How the blockchain could influence the future of payment transactions in the healthcare sector


Michael Dershem, CEO and founder of MAPay, a blockchain-based health care payment platform in Voorhees, NJ, discusses the possibilities for the use of blockchain in healthcare, from rapid diagnosis with artificial intelligence technology to a process of more streamlined payment transaction.

The answers have been slightly modified for clarity and length.

Question: where is now the blockchain in the health sector and how will it develop in 2019?

Michael Dershem: The state of the blockchain in health care today is similar to the state of the blockchain in almost all sectors. Most see it as a revolutionary form of technology. There are many who see that it is a passing fad that will one day pass. And since the C-Suite has seen very few real cases, the speed of adoption has been hampered, especially in the United States. I also believe that technology itself can be affected by reputational risks, while many find it difficult to separate blockchain technology from Bitcoin's foreign currency market. I believe we are about to see a real and sustainable business use in the areas of corporate and micro payments, access and use of multiplatform data and, finally, a rapid diagnosis resulting from artificial intelligence. inside of blockchain.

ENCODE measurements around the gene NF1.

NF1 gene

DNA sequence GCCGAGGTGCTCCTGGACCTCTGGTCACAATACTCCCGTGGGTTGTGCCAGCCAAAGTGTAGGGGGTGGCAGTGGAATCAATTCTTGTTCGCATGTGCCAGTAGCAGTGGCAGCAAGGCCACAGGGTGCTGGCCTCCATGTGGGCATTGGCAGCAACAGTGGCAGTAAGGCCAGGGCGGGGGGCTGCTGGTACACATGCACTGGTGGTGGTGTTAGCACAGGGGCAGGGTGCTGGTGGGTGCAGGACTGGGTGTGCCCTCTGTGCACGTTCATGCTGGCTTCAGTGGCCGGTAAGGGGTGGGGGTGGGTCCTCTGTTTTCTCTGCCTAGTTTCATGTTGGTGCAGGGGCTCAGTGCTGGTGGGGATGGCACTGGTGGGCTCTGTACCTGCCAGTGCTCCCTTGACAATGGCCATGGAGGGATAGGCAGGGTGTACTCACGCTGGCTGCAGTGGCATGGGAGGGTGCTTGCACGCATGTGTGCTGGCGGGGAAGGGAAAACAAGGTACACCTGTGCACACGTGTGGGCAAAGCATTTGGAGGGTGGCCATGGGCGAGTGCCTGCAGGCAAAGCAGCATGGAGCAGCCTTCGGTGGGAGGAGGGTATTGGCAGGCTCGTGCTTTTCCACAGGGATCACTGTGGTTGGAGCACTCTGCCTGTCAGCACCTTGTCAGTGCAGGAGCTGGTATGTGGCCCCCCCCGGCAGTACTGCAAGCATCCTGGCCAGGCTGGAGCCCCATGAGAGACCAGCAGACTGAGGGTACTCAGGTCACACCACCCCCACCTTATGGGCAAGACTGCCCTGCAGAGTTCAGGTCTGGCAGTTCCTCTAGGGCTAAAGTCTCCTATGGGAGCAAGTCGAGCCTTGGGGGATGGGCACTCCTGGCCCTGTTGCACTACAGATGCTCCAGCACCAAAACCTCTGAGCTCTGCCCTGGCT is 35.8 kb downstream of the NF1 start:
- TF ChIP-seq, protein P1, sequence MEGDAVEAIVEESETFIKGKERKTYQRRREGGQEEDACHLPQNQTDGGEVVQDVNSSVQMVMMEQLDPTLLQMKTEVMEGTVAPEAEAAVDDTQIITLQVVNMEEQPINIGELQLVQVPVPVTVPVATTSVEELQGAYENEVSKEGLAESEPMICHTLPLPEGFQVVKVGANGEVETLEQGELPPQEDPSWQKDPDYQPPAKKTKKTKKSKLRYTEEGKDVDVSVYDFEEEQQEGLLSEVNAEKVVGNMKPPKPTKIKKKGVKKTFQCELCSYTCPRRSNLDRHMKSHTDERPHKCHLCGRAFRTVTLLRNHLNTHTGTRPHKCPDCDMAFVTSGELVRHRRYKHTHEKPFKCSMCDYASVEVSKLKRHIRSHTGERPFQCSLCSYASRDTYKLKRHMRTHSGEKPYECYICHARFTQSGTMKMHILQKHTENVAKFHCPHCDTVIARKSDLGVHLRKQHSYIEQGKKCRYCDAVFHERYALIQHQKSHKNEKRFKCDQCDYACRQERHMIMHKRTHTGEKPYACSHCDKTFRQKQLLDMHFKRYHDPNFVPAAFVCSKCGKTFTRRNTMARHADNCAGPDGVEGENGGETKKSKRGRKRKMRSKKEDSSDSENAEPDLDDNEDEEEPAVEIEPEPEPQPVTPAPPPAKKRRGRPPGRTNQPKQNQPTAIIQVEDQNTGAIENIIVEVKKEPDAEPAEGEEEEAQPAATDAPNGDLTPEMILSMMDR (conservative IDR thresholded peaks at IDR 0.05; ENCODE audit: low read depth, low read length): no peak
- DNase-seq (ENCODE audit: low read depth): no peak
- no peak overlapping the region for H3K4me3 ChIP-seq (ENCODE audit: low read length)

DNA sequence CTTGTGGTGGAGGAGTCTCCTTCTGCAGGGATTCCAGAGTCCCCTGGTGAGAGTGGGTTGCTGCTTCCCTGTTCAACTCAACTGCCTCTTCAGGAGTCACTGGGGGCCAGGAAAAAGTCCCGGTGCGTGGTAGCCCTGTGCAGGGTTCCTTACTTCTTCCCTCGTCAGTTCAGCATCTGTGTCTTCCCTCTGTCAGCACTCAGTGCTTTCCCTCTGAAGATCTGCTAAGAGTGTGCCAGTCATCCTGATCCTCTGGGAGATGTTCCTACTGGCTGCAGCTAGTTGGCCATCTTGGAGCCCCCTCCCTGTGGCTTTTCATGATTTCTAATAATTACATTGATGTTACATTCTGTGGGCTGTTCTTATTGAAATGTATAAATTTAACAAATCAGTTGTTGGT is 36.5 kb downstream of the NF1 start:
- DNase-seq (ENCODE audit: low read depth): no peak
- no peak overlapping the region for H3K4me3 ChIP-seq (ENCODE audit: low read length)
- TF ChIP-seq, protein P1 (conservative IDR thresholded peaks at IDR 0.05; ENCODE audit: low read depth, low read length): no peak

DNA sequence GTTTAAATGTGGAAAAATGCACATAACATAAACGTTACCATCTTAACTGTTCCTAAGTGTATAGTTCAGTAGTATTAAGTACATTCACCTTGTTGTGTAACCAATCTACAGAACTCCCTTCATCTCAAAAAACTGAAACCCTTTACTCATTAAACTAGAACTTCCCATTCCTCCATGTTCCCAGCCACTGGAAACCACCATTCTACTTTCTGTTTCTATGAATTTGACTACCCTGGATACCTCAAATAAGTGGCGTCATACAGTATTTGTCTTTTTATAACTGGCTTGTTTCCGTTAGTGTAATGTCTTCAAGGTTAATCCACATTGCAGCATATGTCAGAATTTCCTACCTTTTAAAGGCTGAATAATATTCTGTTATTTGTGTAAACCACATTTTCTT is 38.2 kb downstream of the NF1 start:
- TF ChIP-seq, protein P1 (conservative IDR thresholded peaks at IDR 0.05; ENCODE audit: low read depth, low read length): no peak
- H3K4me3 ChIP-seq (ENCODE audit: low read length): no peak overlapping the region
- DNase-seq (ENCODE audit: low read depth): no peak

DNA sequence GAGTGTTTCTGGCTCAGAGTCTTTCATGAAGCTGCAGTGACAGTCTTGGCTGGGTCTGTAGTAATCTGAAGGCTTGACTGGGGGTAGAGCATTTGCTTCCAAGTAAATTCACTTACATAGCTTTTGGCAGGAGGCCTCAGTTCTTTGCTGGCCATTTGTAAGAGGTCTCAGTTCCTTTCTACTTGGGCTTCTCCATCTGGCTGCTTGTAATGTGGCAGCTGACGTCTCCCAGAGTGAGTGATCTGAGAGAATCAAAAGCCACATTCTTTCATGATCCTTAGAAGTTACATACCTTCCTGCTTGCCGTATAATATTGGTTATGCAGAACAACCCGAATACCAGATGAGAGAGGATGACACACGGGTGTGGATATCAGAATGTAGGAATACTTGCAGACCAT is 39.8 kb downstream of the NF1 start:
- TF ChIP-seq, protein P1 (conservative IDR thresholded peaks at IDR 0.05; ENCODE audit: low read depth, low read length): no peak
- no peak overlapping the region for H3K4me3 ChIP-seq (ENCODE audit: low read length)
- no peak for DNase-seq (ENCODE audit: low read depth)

Q: What do you think will be the most significant blockchain applications in the healthcare sector over the next five years?

MD: The fundamental nature of the blockchain is that it is a verifiable record that provides a historical record that can not be changed or interfered. The case of use for patient records in areas such as population health management, dynamic diagnosis, clinical trials and disease management protocols are evident. In addition, smart contracts could be created around the transaction payment transaction that would collapse the costs of financial transactions and eliminate the ambiguity and inefficiency that exists today.

Q: What do the blockbenches of blockchain hospitals and healthcare systems know today?

MD: Although there are zealots out there who diligently preach about how the benefits of blockchain will improve the rate of adoption in health care, these same lawyers often damage their acceptance. Today, Blockchain is not ready for the first time in many areas such as the safety, speed and cost of gas to manage these networks. A more prudent and pragmatic approach is to build hybrid architectures that use legacy database structures with the introduction of distributed accounting technologies. This provides a platform where blockchain technologies can be tested and considered reliable.

To attend the future Becker question and answer session, contact Jackie Drees at [email protected].

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